Posted by: Pradeep | July 3, 2008

Interest rate hikes in India

Reserve Bank of India in persuit to control the money supply / demand in market has hiked repo rates twice last month. This naturally has resulted in interest rate hikes on lending by most of the banks and other expected to follow suit.
This rate hikes would affect all new borrowers as well who’ve opted for floating rates, quite badly. But this might prove to be especially burdensome for home loan borrowers since their loans extend for a longer duration. The impact is difficult to quantify at this point. A rough estimate would put that with a home loan of Rs 50 lakh, a borrower will have to cough up Rs 1,38,000 more on his EMI this year than he did three years ago. That will be quite a burden on a borrower already reeling under double-digit inflation.
The increasing EMIs, on the other hand, may result in rise in default rates by existing customers. This is something that the banks have to anticipate and take pre-emptive measures. One way to stall defaults would be to extend repayment periods while keeping EMIs the same. But that is a choice that should rest with customers.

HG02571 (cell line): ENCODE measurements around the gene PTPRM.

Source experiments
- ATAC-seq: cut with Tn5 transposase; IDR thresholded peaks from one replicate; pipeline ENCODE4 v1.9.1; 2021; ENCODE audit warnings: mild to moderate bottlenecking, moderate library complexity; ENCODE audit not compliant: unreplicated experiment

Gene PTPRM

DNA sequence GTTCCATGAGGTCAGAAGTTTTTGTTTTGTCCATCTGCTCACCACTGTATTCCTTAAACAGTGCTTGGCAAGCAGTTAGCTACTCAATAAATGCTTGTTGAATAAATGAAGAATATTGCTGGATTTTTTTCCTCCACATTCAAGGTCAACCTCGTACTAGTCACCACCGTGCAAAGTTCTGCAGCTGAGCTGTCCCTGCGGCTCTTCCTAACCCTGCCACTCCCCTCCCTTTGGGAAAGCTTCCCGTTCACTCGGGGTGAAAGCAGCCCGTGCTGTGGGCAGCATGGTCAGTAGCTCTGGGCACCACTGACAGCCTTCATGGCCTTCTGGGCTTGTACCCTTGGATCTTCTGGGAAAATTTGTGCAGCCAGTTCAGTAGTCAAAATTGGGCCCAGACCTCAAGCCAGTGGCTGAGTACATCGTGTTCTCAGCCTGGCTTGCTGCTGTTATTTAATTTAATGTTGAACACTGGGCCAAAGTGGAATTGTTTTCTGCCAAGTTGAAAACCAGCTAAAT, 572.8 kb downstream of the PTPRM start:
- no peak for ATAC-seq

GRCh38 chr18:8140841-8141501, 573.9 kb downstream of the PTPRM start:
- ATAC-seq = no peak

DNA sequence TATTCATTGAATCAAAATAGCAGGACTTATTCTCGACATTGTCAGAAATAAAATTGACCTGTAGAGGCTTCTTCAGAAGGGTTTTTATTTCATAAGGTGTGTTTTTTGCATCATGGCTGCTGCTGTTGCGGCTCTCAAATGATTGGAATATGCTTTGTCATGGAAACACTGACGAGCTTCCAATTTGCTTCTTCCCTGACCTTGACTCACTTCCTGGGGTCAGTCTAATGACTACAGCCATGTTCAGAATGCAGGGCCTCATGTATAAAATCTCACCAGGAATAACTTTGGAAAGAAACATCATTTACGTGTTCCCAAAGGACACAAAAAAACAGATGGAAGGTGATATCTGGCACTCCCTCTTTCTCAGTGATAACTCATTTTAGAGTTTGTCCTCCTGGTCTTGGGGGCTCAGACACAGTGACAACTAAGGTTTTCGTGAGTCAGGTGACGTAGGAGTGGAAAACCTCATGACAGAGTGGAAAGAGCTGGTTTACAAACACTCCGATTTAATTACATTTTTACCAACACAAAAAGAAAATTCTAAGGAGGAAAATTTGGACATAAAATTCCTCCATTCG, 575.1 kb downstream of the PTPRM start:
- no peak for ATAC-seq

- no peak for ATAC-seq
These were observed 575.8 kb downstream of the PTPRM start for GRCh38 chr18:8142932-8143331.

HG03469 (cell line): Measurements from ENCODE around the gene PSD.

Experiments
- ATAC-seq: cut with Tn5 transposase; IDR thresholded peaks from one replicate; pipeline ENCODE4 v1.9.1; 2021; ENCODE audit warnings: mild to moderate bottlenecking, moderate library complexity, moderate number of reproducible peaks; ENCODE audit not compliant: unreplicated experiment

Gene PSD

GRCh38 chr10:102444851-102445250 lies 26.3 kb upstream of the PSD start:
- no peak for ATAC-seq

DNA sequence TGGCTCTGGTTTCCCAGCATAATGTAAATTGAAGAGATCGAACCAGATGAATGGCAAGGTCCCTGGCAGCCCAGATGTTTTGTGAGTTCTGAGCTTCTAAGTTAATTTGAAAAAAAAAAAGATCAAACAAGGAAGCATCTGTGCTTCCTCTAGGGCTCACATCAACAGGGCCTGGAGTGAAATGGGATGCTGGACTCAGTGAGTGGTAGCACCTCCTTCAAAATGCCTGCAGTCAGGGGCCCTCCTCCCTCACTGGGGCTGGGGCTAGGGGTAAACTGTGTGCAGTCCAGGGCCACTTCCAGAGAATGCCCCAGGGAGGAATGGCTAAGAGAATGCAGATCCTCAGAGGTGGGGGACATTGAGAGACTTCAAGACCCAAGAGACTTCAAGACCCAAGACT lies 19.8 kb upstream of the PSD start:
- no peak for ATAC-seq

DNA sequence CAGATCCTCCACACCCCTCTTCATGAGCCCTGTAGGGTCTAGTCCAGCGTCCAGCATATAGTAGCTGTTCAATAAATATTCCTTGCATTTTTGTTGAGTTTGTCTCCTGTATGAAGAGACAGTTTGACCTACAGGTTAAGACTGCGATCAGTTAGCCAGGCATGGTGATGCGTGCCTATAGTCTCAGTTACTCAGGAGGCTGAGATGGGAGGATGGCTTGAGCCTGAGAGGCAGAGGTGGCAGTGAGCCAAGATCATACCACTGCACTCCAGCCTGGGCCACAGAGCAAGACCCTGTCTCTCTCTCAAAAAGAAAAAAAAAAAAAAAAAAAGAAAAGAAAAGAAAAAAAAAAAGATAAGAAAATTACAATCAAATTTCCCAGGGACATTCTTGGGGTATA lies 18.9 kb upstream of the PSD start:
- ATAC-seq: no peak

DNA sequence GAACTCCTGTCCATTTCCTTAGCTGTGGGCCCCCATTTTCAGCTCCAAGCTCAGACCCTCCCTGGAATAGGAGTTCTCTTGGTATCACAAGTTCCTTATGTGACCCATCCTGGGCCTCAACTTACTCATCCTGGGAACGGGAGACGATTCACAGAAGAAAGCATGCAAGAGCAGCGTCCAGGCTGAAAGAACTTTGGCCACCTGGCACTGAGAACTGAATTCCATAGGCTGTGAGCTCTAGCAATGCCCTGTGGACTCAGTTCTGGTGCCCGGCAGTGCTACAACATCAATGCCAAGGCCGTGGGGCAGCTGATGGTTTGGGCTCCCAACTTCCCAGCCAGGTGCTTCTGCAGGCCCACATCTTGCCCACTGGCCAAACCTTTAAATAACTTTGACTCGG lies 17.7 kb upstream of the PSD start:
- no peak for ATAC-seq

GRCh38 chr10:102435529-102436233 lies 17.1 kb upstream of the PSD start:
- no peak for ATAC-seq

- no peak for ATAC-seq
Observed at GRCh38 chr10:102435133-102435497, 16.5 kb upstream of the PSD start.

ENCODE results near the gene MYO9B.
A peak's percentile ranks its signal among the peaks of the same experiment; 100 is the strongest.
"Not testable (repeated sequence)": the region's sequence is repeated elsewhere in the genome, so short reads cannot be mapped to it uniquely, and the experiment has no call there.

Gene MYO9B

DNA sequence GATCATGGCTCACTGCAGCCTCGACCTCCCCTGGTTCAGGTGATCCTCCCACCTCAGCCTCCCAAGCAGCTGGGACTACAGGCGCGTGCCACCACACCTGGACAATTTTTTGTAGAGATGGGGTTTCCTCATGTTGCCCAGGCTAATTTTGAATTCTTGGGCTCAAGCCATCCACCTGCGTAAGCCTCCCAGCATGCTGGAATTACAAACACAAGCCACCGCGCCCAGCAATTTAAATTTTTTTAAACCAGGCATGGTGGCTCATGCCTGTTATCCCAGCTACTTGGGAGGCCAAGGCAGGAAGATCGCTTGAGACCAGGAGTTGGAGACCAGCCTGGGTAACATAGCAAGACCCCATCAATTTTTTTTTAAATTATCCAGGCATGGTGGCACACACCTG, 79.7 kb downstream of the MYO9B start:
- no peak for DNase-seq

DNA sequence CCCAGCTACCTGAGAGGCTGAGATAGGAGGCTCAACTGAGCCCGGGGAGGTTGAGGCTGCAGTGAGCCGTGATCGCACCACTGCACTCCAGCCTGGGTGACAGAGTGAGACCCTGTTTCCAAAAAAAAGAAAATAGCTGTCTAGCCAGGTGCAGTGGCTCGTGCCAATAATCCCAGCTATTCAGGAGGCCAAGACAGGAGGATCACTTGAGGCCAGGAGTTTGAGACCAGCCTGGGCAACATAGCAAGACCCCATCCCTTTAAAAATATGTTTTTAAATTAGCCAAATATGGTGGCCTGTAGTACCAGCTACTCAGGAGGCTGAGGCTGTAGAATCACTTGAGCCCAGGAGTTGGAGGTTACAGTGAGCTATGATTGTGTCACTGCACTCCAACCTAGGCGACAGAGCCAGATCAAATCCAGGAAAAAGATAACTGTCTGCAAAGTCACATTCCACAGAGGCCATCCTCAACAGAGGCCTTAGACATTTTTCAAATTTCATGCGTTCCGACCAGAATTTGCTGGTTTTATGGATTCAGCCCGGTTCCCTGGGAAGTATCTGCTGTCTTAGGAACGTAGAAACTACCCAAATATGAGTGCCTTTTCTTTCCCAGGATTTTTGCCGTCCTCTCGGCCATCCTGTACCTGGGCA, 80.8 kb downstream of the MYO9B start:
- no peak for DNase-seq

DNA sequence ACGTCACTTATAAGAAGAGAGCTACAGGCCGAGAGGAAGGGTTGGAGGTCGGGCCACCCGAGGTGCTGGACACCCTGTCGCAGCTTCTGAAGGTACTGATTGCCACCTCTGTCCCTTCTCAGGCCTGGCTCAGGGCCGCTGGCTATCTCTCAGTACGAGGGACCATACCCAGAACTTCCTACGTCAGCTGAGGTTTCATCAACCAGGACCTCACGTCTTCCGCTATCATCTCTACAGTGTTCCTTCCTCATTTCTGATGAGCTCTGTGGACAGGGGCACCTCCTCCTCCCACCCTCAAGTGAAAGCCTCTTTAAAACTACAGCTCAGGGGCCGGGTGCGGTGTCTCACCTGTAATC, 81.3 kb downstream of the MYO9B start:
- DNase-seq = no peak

The banks also should behave responsibly by not tempering with EMIs / duration for customers who have opted for a fixed rather than floating rate of interest. It’s part of the risk and reward profile of a fixed rate customer that he benefits when general interest rates shoot up. Not passing this benefit onto him would amount to cheating. Any bank indulging in such an unfair practice must be pulled up.

All dark clouds have a silver lining. The hike in lending rates has necessitated an increase in deposit rates by as much as 0.75 percentage points. This would help small savers as well as pensioners, who depend on bank fixed deposits as a risk-averse saving. But, for the time being, we are entering a high interest regime once again with all its attendant costs.

Source: read in TOI


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